An all-female team sets out in search of new routes and peaks in one of the most inhospitable places on earth
By CHRISTINE AMOUR-LEVAR
Goaded by a mighty tailwind the massive Ilyushin IL-76 TD aircraft hurtles southwards at a velocity approaching 495 mph (800 km/h). The Drake Passage below sparkles to a far horizon as we make our way westward from Punta Arenas in Chile, to the Antarctic Peninsula and finally to Union Glacier, a private base operated by Antarctic Logistics & Expeditions (ALE), located in the Heritage Range, below the Ellsworth Mountains.
After about four and a half hours in the air, we prepare to land on the Blue Ice Runway, a rare and naturally occurring ice strip as hard as concrete that is solid enough to support the weight of this monstrous Soviet military aircraft. This kind of ice is so dense—so devoid of air bubbles—that it absorbs long-wavelength light, which is why it appears mesmerizingly blue. It’s -15 degrees Celsius as we get off the plane and take our first steps on Antarctica.
The vast ocean of white unfolding before my eyes is simply magnificent. I look up to see the sun ablaze in the blue polar sky while the fierce wind makes me literally moonwalk on the frozen runway as I try to move from the plane to the four-wheel drive waiting to take us to the main camp.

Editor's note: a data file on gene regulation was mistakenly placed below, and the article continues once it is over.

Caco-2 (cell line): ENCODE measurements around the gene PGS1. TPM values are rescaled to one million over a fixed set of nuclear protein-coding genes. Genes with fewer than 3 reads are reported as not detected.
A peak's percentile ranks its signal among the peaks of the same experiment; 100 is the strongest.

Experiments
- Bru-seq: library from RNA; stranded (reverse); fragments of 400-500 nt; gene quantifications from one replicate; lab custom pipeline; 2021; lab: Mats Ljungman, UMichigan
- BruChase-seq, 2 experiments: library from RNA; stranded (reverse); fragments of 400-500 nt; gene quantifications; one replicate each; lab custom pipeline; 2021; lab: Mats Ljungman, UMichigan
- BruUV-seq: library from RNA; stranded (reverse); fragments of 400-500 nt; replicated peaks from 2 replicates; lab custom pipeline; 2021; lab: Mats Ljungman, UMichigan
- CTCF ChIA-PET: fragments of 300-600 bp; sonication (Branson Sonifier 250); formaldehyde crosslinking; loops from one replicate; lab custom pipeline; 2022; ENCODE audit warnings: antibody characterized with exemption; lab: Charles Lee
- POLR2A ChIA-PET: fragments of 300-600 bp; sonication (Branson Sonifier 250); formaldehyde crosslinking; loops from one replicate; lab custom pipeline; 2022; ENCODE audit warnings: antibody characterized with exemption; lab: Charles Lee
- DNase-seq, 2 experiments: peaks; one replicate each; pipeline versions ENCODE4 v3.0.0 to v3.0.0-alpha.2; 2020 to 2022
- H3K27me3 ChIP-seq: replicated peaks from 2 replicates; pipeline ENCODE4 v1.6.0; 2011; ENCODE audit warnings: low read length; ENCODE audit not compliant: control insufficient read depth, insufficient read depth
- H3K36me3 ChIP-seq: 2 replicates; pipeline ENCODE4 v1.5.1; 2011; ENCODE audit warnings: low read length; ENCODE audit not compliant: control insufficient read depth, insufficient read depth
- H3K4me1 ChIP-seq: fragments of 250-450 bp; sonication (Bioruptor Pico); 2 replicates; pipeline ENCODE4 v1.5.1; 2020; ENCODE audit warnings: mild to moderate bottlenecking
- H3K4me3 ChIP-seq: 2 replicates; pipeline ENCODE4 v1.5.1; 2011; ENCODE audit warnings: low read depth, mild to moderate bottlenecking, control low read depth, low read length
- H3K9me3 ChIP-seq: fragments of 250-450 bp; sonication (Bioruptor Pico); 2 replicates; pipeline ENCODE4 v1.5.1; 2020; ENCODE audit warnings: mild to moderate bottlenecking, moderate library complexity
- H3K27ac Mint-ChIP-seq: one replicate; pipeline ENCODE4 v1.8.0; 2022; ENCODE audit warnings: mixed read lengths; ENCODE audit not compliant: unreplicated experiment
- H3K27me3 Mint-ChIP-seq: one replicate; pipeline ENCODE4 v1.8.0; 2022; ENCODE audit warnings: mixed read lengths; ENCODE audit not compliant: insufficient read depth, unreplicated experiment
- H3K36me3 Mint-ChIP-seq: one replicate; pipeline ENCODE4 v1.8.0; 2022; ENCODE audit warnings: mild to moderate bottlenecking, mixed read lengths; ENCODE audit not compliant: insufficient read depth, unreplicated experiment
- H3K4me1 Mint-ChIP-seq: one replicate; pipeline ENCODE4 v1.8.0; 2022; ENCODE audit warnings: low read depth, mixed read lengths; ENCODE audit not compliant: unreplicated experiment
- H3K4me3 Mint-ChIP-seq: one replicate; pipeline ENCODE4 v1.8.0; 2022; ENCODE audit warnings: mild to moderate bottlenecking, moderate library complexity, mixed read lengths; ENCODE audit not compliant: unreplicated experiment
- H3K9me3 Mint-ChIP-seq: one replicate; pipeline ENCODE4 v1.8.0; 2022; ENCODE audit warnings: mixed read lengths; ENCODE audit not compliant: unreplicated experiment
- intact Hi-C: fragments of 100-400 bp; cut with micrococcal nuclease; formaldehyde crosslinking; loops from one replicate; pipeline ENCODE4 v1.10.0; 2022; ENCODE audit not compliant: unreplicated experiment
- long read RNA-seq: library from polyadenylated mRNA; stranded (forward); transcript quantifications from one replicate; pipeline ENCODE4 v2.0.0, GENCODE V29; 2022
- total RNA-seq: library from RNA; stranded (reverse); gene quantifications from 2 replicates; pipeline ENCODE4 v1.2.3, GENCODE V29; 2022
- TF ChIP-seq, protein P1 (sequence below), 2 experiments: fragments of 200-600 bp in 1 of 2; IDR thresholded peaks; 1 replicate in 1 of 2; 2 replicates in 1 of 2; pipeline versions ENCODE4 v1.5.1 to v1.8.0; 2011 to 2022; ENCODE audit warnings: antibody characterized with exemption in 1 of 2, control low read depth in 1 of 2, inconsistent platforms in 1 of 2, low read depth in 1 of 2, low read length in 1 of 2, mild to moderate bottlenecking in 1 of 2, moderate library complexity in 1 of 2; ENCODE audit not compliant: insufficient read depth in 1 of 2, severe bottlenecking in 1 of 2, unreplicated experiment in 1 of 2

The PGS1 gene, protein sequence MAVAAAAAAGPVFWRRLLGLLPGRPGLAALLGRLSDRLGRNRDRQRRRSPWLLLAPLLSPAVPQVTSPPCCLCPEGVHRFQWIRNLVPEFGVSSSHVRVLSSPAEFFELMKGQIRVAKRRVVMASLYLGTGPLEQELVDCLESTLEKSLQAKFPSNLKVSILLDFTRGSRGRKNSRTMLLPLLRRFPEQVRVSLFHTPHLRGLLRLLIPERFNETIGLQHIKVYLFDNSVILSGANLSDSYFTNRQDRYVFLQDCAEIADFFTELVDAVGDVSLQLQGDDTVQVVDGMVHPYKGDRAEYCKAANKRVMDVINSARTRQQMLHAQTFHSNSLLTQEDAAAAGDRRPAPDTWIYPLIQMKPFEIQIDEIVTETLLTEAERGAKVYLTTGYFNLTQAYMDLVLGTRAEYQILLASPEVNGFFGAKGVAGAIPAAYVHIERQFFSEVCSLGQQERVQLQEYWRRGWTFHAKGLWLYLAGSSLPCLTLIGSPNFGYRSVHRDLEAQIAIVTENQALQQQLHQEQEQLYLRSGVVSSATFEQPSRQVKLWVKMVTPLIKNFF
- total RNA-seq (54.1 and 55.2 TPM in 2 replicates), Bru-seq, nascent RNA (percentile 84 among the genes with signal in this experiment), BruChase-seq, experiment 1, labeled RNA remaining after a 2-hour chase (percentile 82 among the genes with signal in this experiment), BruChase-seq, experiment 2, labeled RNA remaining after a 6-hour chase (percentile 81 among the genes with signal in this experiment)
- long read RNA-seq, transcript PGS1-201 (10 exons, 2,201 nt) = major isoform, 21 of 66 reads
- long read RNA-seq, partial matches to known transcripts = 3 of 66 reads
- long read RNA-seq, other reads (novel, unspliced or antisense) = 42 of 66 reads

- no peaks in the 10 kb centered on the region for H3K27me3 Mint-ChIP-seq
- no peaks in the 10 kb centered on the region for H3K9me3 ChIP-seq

“January is the heart of summer in Antarctica,” we’re told by one of the ALE staff, “It’s the best time to visit, because the weather is the least hostile.” Indeed, man has never permanently inhabited this remote landmass. Accessible only during its warmest months, from November to March, it has no metropolis or village to speak of, no habitat except perhaps the odd expedition shed or research station. It’s all just massive, desolate, glacial emptiness and bone-chilling temperatures that can range anywhere from -10°C to -80°C during the colder months.
Our all-female team arrives at Union Glacier Camp and, after a quick tour of the facilities, we get assigned to the dual occupancy “clam” tents. Most of us are based in equatorial Singapore, and it has taken us close to 48 hours to get here. No wonder settling in feels good, and the tents are surprisingly comfortable to live in. They are double-walled and designed to withstand polar conditions with a high-tech nylon covering and durable aluminium frame. The large “doors” and a tall interior allow us to stand upright and move around easily as we sort out our gear.
Continue reading “Scaling Antarctica’s Vertical Limits”